Washington - The Supreme Court said Friday it will decide if colleges can be sued for giving out information about students, like allegations of sexual assault. The case pits Gonzaga University in Spokane, Wash., against a graduate, Ru Paster, who claims he was denied a teaching job because the college revealed private information about him to the Washington State educational system, a potential employer. School officials suspected that Mr. Paster had assaulted and stalked a female classmate, but the student never filed charges. Justices will also review a case this year that questions whether letting one student grade another's paper in class violates federal privacy law.
kandahar, afghanistan - Without textbooks, pens, or even desks, Afghans are flooding back to school, eager to be instructed by teachers who volunteer their services without pay. Kandahar's newly appointed director of education, Mahmoud Daoud Barak, reports that in just the past three weeks 120,000 pupils have been admitted to 89 schools. That compares with 189 schools in the region in 1978, but only seven of those managed to keep going under Taliban rule. Mr. Barak, who also works for free, estimates that it costs $5,000 to educate one child for one year.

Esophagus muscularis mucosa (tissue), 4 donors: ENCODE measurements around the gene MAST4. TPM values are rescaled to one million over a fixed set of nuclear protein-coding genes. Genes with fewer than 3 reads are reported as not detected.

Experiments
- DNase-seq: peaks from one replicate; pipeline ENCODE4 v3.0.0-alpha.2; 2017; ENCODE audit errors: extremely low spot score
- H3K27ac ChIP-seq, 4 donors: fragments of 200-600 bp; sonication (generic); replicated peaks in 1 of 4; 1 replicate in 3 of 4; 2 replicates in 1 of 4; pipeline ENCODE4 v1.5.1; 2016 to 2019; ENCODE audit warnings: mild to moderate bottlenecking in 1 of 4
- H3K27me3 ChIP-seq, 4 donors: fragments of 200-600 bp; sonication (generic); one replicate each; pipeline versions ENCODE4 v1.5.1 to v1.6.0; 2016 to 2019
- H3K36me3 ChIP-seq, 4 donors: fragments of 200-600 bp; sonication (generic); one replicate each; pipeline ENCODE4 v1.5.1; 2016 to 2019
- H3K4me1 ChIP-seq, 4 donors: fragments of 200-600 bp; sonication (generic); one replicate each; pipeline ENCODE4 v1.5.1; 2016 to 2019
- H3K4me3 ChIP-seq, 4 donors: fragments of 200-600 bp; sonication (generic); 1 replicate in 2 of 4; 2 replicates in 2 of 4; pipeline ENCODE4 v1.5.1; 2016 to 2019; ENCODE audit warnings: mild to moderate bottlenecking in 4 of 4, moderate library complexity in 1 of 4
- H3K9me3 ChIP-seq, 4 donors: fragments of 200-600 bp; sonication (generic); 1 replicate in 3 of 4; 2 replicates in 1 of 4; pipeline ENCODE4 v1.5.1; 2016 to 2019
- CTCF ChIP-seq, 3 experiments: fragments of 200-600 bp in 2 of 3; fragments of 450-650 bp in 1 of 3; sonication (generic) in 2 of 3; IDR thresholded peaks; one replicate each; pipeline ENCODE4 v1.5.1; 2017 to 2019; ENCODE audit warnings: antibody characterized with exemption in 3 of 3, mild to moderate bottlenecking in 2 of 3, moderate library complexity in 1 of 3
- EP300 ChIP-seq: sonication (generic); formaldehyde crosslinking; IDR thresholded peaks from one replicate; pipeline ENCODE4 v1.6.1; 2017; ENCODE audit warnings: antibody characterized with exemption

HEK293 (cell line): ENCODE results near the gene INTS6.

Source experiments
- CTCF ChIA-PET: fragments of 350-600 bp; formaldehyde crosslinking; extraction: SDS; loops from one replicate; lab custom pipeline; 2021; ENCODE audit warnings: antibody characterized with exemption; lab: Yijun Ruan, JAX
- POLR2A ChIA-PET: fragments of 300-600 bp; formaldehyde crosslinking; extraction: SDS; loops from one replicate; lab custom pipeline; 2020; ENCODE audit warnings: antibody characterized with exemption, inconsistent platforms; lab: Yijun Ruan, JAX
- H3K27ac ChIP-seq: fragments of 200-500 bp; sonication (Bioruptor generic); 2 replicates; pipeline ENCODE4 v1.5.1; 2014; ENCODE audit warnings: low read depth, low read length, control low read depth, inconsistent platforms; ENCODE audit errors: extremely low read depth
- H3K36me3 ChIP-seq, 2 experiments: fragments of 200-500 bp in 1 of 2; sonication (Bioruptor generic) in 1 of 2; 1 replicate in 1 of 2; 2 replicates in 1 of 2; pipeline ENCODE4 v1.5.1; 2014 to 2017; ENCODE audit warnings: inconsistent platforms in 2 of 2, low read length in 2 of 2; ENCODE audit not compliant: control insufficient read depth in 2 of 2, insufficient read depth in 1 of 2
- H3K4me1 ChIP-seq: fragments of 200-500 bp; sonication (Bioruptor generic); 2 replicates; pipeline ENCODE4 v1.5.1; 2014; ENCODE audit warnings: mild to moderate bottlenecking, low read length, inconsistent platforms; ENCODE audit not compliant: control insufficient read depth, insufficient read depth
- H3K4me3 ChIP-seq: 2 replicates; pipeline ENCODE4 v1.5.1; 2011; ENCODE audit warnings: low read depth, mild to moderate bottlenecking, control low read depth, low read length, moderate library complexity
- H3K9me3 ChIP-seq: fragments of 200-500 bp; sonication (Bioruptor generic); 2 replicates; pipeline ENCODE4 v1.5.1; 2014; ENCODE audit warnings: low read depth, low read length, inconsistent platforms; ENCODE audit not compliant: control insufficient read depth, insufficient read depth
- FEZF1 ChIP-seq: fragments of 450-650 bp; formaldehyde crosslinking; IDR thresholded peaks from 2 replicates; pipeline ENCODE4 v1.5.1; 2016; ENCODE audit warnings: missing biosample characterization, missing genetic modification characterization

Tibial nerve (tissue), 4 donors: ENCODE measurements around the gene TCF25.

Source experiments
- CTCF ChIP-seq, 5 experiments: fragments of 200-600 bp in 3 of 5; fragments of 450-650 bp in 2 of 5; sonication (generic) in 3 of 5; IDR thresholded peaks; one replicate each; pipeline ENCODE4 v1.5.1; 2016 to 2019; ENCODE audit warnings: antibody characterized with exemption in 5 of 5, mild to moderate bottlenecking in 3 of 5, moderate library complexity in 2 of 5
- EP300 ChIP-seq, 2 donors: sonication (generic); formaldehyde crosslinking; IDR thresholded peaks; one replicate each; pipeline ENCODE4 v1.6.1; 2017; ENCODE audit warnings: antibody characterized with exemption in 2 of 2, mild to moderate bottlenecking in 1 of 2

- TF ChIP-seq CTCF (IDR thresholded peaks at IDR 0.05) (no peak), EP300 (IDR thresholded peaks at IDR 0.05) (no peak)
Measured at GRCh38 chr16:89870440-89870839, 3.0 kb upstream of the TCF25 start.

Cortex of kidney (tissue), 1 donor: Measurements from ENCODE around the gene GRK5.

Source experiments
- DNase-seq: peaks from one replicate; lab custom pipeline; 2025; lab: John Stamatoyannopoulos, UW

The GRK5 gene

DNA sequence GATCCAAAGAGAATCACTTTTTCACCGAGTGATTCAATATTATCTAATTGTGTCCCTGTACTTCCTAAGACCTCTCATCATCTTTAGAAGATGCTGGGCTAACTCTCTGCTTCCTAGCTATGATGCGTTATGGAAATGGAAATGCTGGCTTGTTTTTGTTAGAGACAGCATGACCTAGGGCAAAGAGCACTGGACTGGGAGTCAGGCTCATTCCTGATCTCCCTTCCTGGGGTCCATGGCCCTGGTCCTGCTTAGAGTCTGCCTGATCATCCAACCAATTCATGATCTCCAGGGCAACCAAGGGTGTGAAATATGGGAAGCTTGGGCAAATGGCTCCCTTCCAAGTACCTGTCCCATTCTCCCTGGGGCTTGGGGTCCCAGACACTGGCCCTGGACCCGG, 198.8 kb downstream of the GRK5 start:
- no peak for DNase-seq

bristol, r.i. - The new president of the Bristol, R.I.-based Roger Williams University last week announced that he will offer a free education to an Afghan woman. The full scholarship, to be offered next fall and worth $125,000 over four years, is open for any area of study. President Roy Nirschel also said he will mail letters to 4,500 universities, urging them to follow his lead.
Durham, n.c. - Early proficiency in reading and math can have a profound impact on a student's educational career. Efforts in the Durham (N.C.) Public Schools (covered in the Monitor's Dec. 18 story "Achievement gap narrows as attitudes change") will be examined in a federally funded, four-year study of the connection between early reading and math education and student achievement, suspensions, and dropout rates.